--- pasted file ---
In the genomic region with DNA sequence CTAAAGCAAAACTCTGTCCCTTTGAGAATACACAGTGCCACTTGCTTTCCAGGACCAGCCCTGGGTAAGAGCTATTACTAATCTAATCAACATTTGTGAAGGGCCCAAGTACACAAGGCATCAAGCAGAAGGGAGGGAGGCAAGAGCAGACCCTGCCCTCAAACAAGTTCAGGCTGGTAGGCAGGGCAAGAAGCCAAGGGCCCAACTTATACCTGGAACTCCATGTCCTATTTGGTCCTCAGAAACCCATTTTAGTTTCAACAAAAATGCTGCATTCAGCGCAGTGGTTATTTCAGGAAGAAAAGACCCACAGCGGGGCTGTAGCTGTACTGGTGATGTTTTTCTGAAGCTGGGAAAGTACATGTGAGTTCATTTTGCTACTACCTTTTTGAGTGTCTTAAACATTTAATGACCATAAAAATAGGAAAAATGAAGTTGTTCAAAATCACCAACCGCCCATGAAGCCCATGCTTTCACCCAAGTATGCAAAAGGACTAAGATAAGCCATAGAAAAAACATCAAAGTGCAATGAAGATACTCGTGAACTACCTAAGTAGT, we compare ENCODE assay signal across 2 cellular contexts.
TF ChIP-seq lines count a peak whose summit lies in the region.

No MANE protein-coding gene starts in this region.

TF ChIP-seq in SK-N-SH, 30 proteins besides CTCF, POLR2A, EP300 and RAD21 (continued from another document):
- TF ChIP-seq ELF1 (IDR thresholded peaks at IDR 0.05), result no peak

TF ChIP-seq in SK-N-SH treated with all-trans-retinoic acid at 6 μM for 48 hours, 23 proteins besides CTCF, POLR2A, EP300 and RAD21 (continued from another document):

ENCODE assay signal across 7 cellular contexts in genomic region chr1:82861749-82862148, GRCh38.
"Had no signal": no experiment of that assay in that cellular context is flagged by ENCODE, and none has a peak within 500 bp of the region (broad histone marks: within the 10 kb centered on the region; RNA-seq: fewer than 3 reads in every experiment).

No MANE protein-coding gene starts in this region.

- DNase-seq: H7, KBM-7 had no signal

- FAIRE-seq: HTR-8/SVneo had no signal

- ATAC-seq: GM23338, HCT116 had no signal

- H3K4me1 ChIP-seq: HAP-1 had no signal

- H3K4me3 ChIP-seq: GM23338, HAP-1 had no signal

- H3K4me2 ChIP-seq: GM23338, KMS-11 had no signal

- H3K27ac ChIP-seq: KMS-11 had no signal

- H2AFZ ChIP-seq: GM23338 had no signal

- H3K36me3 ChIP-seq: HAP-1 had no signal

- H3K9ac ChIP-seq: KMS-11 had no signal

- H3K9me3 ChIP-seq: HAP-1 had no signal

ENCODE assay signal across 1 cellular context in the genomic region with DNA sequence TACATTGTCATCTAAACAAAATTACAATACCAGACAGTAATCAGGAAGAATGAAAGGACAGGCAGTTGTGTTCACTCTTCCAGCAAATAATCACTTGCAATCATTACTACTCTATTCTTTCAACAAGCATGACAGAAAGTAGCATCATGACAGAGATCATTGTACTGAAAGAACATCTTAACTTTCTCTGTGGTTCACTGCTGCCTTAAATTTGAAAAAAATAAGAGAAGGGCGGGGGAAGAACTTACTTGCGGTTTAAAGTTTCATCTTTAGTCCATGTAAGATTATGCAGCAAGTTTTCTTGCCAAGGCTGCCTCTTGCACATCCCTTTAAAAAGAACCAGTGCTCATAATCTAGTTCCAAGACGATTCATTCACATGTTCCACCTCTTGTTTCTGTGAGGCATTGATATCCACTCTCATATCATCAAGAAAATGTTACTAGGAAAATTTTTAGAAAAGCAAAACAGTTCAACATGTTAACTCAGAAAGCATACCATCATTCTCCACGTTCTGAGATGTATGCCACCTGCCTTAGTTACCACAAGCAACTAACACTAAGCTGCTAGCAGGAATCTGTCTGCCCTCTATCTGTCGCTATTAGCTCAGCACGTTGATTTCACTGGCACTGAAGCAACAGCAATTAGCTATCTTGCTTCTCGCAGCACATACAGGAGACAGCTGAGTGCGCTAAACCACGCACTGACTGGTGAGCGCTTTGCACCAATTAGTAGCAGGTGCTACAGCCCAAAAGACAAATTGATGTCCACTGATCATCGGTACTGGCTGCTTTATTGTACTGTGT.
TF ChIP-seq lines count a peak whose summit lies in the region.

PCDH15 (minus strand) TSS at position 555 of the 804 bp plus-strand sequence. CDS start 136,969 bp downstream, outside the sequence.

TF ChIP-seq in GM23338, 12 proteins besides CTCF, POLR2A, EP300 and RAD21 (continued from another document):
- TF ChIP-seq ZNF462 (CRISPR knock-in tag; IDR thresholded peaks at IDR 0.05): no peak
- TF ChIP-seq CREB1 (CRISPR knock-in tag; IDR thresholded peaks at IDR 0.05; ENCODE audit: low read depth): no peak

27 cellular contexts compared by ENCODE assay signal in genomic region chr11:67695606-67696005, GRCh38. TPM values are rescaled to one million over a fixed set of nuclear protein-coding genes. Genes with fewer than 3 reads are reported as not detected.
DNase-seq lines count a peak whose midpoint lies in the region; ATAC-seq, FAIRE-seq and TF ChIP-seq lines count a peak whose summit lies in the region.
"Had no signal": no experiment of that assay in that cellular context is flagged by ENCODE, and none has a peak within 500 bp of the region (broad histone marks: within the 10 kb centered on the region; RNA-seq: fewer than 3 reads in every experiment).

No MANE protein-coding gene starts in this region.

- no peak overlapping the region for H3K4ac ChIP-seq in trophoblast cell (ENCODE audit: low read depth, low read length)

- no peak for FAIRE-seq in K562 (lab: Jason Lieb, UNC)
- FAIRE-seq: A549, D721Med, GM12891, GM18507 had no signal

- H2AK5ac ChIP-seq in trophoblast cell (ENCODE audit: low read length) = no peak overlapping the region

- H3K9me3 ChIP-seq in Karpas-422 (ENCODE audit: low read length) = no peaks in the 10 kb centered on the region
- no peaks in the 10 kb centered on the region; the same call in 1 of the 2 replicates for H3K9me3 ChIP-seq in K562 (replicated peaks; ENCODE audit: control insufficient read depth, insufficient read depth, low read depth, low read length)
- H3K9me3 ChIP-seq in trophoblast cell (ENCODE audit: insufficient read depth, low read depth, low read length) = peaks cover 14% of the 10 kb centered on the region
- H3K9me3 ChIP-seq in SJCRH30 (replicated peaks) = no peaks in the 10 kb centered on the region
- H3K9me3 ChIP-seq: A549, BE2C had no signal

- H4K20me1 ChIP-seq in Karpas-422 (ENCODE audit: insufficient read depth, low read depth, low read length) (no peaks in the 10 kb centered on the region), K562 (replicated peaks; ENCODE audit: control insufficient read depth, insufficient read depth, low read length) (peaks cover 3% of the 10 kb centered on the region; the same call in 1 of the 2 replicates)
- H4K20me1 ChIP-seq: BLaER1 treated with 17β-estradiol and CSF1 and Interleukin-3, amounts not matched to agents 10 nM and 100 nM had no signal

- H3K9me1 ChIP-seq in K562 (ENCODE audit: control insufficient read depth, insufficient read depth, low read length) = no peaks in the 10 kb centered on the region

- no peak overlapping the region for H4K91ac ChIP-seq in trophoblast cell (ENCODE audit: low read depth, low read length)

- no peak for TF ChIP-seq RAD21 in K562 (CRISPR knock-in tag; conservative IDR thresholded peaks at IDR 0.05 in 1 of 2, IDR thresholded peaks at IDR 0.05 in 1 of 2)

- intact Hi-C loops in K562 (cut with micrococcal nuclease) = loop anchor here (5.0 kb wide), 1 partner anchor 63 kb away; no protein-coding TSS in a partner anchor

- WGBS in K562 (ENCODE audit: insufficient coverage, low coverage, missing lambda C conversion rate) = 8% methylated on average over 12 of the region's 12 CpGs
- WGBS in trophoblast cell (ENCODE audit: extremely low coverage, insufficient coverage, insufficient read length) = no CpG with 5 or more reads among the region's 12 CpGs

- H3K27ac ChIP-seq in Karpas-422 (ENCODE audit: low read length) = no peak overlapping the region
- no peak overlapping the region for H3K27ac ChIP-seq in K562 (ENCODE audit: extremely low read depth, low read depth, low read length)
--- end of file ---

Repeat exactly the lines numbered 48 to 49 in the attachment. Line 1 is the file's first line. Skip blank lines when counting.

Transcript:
- H3K27ac ChIP-seq in Karpas-422 (ENCODE audit: low read length) = no peak overlapping the region
- no peak overlapping the region for H3K27ac ChIP-seq in K562 (ENCODE audit: extremely low read depth, low read depth, low read length)